Nephritic Syndrome Flashcards Preview

Pathoma - Kidney and Urinary Tract Pathology > Nephritic Syndrome > Flashcards

Flashcards in Nephritic Syndrome Deck (55):
1

What characterizes glomerular disorders in nephritic syndrome?

1. Glomerular inflammation
2. Bleeding

2

What four other symptoms are seen in Nephritic Syndrome?

1. Limited proteinuria (

3

What does salt retention cause in Nephritic Syndrome?

Periorbital edema and hypertension

4

What causes the red blood cell casts seen in Nephritic Syndrome?

Glomerular Bleeding

5

What does biopsy reveal in Nephritic Syndrome?

Hypercellular, inflammed glomeruli

6

What are RBC casts a sign of?

Glomerular bleeding

7

What causes the hypercellularity seen in Nephritic Syndrome?

1. Immune-complex deposition activates complement
2. C5 attracts neutrophils which mediate damage --> hypercellularity and inflammation

8

What is Post-Streptococcal Glomerulonephritis (PSGN)?

Nephritic syndrome that arises after group A beta hemolytic streptococcal infection of the (1) skin (impetigo) or (2) pharynx

9

What two things may cause PSGN?

1. Occurs with nephritogenic strains of strep.
2. May occur after infection with non-streptococcal organisms as well

10

What are nephritogenic strains of strep?

They carry M protein virulence factor!!

11

When does PSGN present?

2-3 weeks after infection

12

What signs and symptoms does PSGN present with?

-Hematuria (cola-colored urine)
-Oliguria
-Hypertension
-Periorbital edema

13

What populations is PSGN usually seen in?

Children, but it may occur in adults

14

What do you see on H&E with PSGN?

Hypercellular, inflamed glomeruli

15

What mediates PSGN? What do you see on IF?

Mediated by immune complex deposition (granular IF)

16

What do you see on EM of PSGN?

Subepithelial 'humps'

17

What is the treatment for PSGN?

Supportive

18

How many adults and children with PSGN progress to renal failure?

-Children rarely progress to renal failure (1%)
-Some adults (25%) develop rapidly progressive glomerulonephritis (RPGN)

19

What is Rapidly Progressive Glomerulonephritis (RPGN)?

Nephritic syndrome that progresses to renal failure in weeks to months

20

What is the first and second thing you do when working up RPGN?

1. Biopsy
2. IF to determine etiology

21

What are the subepithelial 'humps' seen in PSGN?

Immune complexes sitting on the basement membrane --> where subepithelial cells would normally sit

22

What is seen on H&E stain in RPGN?

RPGN is characterized by crescents in Bowman's space (of glomeruli)

23

What are crescents comprised of?

Fibrin and Macrophages

24

What should you use to help figure out the etiology (cause) of RPGN?

Clinical picture + IF

25

What nephrotic syndrome is SLE associated with?

Membranous Nephropathy

26

What nephritic syndrome is SLE associated with?

RPGN

27

What is a p-ANCA?

Perinuclear - when antibodies from patient serum bind adjacent to the nucleus

28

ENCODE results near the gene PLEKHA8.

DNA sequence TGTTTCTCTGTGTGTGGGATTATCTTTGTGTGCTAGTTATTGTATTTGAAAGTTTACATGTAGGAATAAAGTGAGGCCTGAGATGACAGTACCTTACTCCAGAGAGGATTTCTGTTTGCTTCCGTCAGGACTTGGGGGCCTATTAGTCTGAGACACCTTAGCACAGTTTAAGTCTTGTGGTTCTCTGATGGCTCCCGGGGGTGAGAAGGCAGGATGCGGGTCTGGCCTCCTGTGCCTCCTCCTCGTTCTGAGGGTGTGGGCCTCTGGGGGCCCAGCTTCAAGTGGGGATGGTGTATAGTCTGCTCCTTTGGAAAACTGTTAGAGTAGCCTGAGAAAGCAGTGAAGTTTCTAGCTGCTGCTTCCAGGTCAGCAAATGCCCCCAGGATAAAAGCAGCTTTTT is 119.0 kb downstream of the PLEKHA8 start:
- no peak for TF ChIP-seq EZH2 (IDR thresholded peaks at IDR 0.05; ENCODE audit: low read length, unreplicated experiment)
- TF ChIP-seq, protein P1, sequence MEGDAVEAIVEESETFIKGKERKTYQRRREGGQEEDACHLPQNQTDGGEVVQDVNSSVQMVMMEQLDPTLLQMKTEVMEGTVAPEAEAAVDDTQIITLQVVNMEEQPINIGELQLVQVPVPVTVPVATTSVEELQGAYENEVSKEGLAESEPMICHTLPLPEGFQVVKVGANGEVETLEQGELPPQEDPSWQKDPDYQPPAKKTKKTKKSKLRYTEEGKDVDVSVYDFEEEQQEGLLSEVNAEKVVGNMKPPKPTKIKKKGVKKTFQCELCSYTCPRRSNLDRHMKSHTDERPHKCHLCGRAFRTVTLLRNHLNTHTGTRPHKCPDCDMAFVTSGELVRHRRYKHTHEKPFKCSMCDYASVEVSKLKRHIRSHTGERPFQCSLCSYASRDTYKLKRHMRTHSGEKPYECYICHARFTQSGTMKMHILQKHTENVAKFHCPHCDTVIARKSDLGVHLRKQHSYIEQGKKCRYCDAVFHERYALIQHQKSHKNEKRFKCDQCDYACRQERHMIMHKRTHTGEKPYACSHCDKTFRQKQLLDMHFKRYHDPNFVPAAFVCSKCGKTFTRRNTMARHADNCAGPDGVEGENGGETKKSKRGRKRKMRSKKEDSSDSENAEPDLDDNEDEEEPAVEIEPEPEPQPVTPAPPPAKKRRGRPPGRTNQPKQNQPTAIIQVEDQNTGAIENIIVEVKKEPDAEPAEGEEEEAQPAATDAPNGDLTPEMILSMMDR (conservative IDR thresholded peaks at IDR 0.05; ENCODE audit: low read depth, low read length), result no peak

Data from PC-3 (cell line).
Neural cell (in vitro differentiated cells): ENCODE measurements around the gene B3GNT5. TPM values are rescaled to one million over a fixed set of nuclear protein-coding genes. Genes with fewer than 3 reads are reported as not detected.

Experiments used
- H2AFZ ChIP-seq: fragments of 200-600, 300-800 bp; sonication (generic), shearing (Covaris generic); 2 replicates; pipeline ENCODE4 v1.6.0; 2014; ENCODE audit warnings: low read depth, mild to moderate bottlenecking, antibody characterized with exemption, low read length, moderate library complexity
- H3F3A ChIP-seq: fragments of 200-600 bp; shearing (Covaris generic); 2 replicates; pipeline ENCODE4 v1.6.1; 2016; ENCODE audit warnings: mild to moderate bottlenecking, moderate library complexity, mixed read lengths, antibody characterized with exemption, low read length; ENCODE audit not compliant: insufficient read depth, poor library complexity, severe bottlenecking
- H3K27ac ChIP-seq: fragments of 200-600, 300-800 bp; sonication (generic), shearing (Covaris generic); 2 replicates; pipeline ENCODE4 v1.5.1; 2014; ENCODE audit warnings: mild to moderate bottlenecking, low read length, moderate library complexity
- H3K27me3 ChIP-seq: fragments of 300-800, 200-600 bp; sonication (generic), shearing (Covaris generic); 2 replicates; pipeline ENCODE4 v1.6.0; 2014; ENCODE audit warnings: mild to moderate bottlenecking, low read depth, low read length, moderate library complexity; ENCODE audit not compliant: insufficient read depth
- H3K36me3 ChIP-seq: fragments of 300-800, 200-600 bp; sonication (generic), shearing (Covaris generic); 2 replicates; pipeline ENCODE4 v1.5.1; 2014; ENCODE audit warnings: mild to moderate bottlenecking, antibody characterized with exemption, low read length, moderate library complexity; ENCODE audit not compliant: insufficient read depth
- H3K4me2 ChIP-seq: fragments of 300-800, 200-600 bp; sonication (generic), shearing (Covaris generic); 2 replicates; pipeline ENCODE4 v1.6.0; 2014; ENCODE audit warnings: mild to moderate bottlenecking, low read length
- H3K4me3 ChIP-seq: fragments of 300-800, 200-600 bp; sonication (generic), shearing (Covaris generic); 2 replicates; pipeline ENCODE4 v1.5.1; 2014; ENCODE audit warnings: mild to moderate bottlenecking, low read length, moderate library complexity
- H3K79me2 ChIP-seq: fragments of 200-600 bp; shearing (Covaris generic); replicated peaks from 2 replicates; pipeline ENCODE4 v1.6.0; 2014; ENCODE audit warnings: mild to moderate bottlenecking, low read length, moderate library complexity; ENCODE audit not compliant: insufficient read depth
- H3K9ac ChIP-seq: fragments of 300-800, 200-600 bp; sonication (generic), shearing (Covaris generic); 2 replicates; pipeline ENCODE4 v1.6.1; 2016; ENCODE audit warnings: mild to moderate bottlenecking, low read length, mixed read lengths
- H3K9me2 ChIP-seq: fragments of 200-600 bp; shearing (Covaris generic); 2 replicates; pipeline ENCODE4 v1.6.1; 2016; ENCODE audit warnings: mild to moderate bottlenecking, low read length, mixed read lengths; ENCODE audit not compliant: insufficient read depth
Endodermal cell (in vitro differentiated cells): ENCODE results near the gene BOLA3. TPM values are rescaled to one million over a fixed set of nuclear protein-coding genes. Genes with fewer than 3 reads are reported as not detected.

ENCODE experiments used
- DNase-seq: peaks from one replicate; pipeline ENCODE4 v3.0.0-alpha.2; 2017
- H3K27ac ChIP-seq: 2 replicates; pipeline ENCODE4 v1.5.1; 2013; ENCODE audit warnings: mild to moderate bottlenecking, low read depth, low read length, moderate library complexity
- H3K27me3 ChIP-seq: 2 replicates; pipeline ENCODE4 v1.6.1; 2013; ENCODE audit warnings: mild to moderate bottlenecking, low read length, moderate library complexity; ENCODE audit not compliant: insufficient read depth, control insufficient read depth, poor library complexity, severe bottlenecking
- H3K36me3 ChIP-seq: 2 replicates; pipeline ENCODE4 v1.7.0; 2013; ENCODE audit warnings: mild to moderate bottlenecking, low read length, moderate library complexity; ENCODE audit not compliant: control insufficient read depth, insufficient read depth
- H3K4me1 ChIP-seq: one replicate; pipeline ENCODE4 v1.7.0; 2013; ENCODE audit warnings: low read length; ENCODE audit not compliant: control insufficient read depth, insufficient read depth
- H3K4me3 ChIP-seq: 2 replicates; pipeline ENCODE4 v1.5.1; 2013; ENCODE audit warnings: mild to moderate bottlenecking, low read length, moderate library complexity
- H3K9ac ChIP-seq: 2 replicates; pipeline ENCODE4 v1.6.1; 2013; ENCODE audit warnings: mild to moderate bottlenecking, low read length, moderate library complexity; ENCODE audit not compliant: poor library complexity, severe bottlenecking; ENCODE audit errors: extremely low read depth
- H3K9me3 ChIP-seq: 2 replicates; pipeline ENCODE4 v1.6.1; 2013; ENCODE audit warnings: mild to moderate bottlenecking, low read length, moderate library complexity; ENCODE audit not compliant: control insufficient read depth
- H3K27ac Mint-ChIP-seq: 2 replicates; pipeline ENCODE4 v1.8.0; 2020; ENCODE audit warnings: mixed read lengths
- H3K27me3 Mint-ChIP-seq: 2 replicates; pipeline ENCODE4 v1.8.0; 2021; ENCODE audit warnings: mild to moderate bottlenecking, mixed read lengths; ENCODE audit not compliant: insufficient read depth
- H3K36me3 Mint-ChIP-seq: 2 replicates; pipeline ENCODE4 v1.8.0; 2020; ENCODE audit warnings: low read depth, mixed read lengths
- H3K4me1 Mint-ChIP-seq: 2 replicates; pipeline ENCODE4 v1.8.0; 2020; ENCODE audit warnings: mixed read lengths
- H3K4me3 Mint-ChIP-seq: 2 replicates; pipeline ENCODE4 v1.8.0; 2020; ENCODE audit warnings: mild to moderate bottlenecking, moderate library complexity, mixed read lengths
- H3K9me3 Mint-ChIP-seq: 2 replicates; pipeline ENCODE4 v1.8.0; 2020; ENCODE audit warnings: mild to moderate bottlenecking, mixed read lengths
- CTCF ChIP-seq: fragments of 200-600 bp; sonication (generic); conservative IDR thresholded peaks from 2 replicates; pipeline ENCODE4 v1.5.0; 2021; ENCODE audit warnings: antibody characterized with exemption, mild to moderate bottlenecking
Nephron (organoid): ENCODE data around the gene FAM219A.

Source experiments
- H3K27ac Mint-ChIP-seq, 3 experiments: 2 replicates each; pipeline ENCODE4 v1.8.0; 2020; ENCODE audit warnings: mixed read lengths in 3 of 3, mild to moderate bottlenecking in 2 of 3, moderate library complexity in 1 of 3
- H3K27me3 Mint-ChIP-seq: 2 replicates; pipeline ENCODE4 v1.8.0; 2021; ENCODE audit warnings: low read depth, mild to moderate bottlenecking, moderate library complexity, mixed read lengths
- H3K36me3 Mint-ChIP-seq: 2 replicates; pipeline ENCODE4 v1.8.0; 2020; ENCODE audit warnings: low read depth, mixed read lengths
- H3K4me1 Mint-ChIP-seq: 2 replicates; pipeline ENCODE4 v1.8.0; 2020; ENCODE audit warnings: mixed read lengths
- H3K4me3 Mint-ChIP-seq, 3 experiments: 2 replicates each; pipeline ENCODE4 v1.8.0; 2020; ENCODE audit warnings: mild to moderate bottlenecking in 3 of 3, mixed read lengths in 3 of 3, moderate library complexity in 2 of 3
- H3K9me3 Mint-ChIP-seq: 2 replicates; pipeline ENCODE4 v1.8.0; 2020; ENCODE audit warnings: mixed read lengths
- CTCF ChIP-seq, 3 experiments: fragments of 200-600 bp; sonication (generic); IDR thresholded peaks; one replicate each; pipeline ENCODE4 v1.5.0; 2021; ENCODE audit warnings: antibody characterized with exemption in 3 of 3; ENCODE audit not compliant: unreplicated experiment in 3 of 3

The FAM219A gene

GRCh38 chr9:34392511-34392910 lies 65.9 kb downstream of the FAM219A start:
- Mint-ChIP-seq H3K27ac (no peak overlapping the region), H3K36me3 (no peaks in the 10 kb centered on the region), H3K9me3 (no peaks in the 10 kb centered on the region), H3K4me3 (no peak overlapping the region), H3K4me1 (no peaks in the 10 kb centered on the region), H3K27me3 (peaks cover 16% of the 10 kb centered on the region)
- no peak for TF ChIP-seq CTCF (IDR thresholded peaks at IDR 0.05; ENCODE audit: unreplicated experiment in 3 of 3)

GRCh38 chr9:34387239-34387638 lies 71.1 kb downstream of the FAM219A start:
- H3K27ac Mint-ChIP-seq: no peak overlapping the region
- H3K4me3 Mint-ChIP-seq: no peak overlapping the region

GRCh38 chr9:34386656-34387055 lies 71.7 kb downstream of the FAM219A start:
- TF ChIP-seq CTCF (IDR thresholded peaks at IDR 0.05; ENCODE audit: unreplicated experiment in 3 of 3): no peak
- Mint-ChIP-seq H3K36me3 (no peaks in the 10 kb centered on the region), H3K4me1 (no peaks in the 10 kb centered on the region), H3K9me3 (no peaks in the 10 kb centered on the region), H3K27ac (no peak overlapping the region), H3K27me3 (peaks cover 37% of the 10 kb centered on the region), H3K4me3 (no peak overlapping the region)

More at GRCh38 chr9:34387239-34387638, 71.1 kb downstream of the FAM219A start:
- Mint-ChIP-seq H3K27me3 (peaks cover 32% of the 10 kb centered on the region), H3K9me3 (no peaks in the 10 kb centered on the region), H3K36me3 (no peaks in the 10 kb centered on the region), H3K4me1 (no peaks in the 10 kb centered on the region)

What is a c-ANCA?

Cytoplasmic - when antibodies bind in the cytoplasm

29

What disease is indicated by a Linear (anti-basement membrane antibody) IF?

Goodpasture Syndrome

30

What is the pathogenesis of Goodpasture syndrome?

Antibody against collagen in glomerular and alveolar basement membranes

31

What does Goodpasture syndrome present with?

Hematuria and hemoptysis

32

What population is Goodpasture syndrome most common in?

Young, adult males

33

What diseases are indicated by Granular (immune complex deposition) IF?

PSGN (most common)
OR
Diffuse proliferative glomerulonephritis

34

What causes diffuse proliferative glomerulonephritis?

Diffuse antigen-antibody complex deposition, usually sub-endothelial

35

What is Diffuse proliferative glomerulonephritis (form of RPGN) common in?

Most common type of renal disease in SLE
[And renal disease is the most common cause of death in SLE]

36

What diseases are indicated by Negative IF (pauci-immune)?

-Wegener granulomatosis
-Microscopic polyangiitis
-Churg-Strauss Syndrome

37

What test finding is Wegener granulomatosis associated with?

+ c-ANCA

38

What systems does Wegener granulomatosis effect?

-Lung
-Kidney
-Nasopharyngeal

39

What if a patient presents with RPGN and recurrent sinus infections?

Think about Wegener granulomatosis (c-ANCA can be used to separate it from Goodpasture syndrome)

40

What conditions are associated with + p-ANCA?

-Microscopic Polyangiitis
-Churg-Strauss Syndrome

41

What three things distinguish Churg-Strauss Syndrome from Microscopic Polyangiitis?

1. Granulomatous inflammation
2. Eosinophilia
3. Asthma

42

What is the most common nephropathy worldwide?

IgA Nephropathy (Berger Disease)

43

What causes IgA Nephropathy (Berger disease)?

IgA immune complex deposition in mesangium of glomeruli

44

Where does IgA deposit in IgA Nephropathy?

Mesangium of glomeruli

45

When do patients usually present with IgA Nephropathy?

Childhood

46

What signs and symptoms does IgA Nephropathy usually present with?

-Episodic gross or microscopic hematuria
-RBC casts

47

What does IgA Nephropathy usually follow?

Mucosal Infections (e.g. gastroenteritis)

48

What is the pattern of disease in IgA Nephropathy?

Relapsing and remitting (symptomatic and asymptomatic) and may lead to renal failure

49

Production of what is increased during infection?

IgA production

50

What is seen on IF in IgA Nephropathy (Berger Disease)?

IgA immune complex deposition in the mesangium

51

What may IgA Nephropathy slowly progress to?

Renal Failure!

52

What is Alport syndrome?

Inherited defect in type IV collagen.

53

What is the inheritance associated with Alport syndrome?

Most commonly X-linked

54

What does the defect in collagen in Alport syndrome result in?

Thinning and splitting or the glomerular basement membrane

55

What does a patient with Alport syndrome present with?

-Isolated hematuria
-Sensory hearing loss
-Ocular disturbances